As Nadal appears to struggle, we consider if it's time to panic. The Rome Masters this week is his last chance at a major clay-court title and to quell naysayers before he gets set to defend his French Open crown.
Is Nadal Struggling?
The 2015 French Open is merely a fortnight away. By this time, typically, Nadal has a few clay court titles under his belt. Aside from picking up a 250 ATP title in South America, Nadal is conspicuously without a title from the European clay court swing. He suffered a 6-4, 6-4 defeat to Djokovic in the Monte Carlo semis (Djokovic went on to win the title). He then lost to Fabio Fognini (for the second time this season, no less) in the third round of Barcelona. Last week, after playing his best match of the season in the semis when he beat Tomas Berdych, he came up severely short in the Madrid final with Andy Murray.
Overall, it was a very nervous and subpar effort in the final by Nadal, made all the disappointing because he was playing in his native Spain before his beloved fans. He was the significant home favorite and defending champion as well. But nothing went his way. Not even the very pro-Nadal crowd that tried to will him into the match to no avail with their frequent "Rafa" chants, and which took on a hint of desperation midway through the second set, could help.
Whether Nadal's confidence was shaky on the day is something only he truly knows. What we know though is only what we witnessed on that day. That is he didn't play up to his lofty standards and – it must be said – Andy Murray played within himself and never let Nadal get into the match. In fact, Andy Murray deserves a lot of credit for the way he handled the occasion and his fearsome opponent en route to his first clay-court Masters title. What's most amazing about it too is that the No.1 Scott only just won his first clay-court title in Munich the week prior to Madrid. In a rain-delayed final on Monday, no less.
Panic Is Premature
Although Nadal and his fans alike were extremely dejected by the loss, it's not all-out panic-mode on the tennis betting floor. At a reasonable +225 tennis odds to win it all, he's still amongst the favorites and will remain a popular tennis pick. Granted not the top favorite (that province belongs to Djokovic as the -125 favorite on the French Open odds board) but the second favorite overall. Falling down a ladder rung hardly constitutes pandemonium, does it?
Simply put, not for nothing is Nadal considered the King of Clay. One can't overlook the fact that Nadal boasts a 66-1 record in Paris; his only defeat dating back to the R16 in 2009 when he lost to Robin Soderling. That run of form amounts to nine French Open titles and four straight since 2010. And it proves just how difficult he is to beat in the best-of-five scenario at the majors, especially on clay.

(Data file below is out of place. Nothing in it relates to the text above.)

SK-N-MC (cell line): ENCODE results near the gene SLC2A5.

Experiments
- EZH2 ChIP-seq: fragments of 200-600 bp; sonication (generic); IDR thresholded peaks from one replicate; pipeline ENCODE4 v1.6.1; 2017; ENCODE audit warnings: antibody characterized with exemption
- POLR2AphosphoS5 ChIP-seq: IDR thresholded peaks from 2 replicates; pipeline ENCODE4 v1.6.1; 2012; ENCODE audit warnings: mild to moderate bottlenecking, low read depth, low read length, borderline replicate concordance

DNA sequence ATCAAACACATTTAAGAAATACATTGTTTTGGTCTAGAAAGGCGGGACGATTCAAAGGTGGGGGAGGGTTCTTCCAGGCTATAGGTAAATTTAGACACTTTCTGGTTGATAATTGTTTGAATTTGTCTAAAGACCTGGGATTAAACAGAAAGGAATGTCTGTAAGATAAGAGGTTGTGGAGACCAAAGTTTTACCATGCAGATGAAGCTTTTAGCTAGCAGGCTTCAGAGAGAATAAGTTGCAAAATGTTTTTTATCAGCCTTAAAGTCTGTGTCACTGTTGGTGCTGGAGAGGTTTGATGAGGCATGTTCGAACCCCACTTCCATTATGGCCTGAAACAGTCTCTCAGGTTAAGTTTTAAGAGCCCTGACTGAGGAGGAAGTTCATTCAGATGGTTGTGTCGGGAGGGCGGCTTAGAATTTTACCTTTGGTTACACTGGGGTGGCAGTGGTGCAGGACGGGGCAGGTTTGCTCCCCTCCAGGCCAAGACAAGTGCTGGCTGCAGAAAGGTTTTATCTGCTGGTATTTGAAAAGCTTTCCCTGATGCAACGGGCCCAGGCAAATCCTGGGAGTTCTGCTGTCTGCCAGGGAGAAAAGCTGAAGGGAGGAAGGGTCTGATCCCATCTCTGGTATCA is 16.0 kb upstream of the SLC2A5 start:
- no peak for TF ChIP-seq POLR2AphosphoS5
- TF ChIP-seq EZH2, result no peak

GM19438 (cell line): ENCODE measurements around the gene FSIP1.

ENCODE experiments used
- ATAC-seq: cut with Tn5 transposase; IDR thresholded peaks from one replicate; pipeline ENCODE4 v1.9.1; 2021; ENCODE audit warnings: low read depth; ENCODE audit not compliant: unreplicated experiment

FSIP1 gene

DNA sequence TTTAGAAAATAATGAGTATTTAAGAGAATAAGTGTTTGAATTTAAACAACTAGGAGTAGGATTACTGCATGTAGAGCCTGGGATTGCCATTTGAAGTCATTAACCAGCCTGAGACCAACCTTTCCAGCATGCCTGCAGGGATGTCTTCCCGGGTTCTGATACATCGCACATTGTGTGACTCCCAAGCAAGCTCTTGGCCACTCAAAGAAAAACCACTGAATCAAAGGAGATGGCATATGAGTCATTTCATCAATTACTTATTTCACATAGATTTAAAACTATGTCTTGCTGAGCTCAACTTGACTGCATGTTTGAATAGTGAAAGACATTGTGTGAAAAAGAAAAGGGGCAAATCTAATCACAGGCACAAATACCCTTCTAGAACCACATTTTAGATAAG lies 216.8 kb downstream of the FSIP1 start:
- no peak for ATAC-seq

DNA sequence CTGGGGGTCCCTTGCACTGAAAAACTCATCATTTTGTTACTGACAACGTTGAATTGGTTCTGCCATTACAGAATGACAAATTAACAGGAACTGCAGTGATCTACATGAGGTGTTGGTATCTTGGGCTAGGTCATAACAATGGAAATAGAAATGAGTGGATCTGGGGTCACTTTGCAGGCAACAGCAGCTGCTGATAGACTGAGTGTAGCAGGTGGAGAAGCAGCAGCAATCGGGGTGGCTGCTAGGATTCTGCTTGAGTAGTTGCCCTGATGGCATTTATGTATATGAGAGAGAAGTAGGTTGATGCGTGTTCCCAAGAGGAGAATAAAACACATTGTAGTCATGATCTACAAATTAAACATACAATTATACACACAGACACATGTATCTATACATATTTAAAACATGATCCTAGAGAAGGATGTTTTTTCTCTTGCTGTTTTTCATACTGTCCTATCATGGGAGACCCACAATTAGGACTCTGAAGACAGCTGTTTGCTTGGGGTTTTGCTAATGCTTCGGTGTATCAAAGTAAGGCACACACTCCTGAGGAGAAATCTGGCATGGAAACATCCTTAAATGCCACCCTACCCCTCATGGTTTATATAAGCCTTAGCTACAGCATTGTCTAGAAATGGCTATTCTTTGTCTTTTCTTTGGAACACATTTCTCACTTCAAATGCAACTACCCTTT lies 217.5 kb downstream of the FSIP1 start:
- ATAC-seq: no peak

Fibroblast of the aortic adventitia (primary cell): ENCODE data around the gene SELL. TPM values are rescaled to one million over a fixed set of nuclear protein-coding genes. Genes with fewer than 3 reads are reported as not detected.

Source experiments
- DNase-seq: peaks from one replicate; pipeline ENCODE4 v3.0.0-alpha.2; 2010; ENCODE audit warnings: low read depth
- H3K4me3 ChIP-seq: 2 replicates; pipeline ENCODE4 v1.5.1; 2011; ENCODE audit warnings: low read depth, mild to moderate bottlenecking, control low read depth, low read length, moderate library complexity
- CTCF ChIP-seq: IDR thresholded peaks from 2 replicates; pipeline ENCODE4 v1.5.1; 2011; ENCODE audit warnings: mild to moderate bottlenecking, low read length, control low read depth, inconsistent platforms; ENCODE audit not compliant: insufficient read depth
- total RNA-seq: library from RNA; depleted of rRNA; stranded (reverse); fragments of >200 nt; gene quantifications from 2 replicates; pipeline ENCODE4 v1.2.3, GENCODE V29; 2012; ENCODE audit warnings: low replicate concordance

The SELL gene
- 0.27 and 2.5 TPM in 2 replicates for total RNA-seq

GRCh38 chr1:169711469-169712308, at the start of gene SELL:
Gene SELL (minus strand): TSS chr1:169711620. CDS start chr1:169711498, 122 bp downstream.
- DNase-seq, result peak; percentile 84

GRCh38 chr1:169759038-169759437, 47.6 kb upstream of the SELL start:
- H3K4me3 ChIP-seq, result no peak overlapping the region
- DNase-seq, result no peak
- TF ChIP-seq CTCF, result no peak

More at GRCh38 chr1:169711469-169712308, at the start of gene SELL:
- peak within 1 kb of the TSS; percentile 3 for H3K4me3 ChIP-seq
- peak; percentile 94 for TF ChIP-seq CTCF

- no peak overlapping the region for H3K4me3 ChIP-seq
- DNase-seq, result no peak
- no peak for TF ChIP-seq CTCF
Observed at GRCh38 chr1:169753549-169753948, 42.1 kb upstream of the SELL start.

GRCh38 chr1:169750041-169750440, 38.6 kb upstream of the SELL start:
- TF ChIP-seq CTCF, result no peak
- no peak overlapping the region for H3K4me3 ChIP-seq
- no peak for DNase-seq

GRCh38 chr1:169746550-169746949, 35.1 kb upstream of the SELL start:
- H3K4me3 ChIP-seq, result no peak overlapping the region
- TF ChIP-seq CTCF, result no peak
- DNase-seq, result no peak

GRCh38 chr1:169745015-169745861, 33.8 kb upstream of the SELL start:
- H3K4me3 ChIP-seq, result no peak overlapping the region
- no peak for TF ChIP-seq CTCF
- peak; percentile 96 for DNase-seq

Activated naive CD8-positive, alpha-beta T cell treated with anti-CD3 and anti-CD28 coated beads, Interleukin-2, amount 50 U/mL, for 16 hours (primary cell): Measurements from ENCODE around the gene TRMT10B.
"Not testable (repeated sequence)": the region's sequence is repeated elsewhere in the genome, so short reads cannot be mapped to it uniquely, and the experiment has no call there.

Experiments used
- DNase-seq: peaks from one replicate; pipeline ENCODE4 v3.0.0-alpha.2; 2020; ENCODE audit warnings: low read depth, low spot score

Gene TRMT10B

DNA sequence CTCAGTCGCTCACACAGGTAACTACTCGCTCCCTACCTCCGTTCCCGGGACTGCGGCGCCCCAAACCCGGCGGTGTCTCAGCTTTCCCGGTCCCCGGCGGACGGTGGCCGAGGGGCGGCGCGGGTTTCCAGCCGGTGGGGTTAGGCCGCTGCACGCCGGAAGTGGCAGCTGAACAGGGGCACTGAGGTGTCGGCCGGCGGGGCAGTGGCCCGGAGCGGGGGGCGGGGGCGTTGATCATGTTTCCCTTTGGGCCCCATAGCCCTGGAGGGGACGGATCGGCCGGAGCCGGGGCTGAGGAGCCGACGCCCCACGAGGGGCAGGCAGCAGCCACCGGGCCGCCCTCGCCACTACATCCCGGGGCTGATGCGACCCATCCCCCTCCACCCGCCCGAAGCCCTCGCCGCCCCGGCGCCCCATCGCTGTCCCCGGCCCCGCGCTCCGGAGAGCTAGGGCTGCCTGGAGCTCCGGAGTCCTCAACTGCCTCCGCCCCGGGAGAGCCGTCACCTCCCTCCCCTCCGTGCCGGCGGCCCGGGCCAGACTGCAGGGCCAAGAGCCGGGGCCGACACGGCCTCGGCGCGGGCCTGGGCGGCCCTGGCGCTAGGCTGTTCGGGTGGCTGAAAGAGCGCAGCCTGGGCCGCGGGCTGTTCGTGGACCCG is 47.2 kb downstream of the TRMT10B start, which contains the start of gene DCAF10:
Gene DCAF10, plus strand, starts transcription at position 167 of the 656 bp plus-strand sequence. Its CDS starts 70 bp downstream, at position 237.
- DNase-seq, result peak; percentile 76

He's the only player in the history of the game to win a major nine times. He also won eight times at Monte Carlo and seven times in Rome, which is incidentally the current tournament trading on the tennis betting board and his last shot at a title before the French Open gets underway on May 24th.
After Nadal failed in his title defence in Madrid this weekend, falling to Andy Murray in straight sets, he fell to his lowest ATP ranking in a decade. He's down to World No. 7. Yikes.
If there were anything that could have an impact on the French Open it's that fall in the rankings. Who knows where Rafael Nadal' will fall in the French Open draw as a result and how much tougher of a path to the final he'll be given as a result.
Tennis Betting Verdict:
Can Nadal find the form that earned him the title of King of Clay in Rome? Or will Novak Djokovic emerge champion when the dust settles in the Eternal City; thereby, in the process, underscoring his tennis odds on the French Open futures odds board as the player to beat. These are the questions that are being examined this week.
By Sunday, the answer will be written in the red clay. It'll be either Djokovic drawing his trademark "I heart Rome" with a heart shape in clay. Or it will be Nadal's imprint splayed out on clay. Or it may yet be another champion altogether (there's a novelty).
Whether this weekend's answer is going to be a sign of things to come in Paris is another matter entirely. Fact is only one player has ever beaten Nadal in the best-of-five at the French Open: Robin Soderling six years ago. Time and time again, he's put paid on any notion of another champion claiming his rightful throne in Paris. So it shouldn't surprise anybody if he does it again, surely. That said if Djokovic does clinch the French Open it WILL be a stunning accomplishment regardless of the fact that his form is primed perfectly to do so.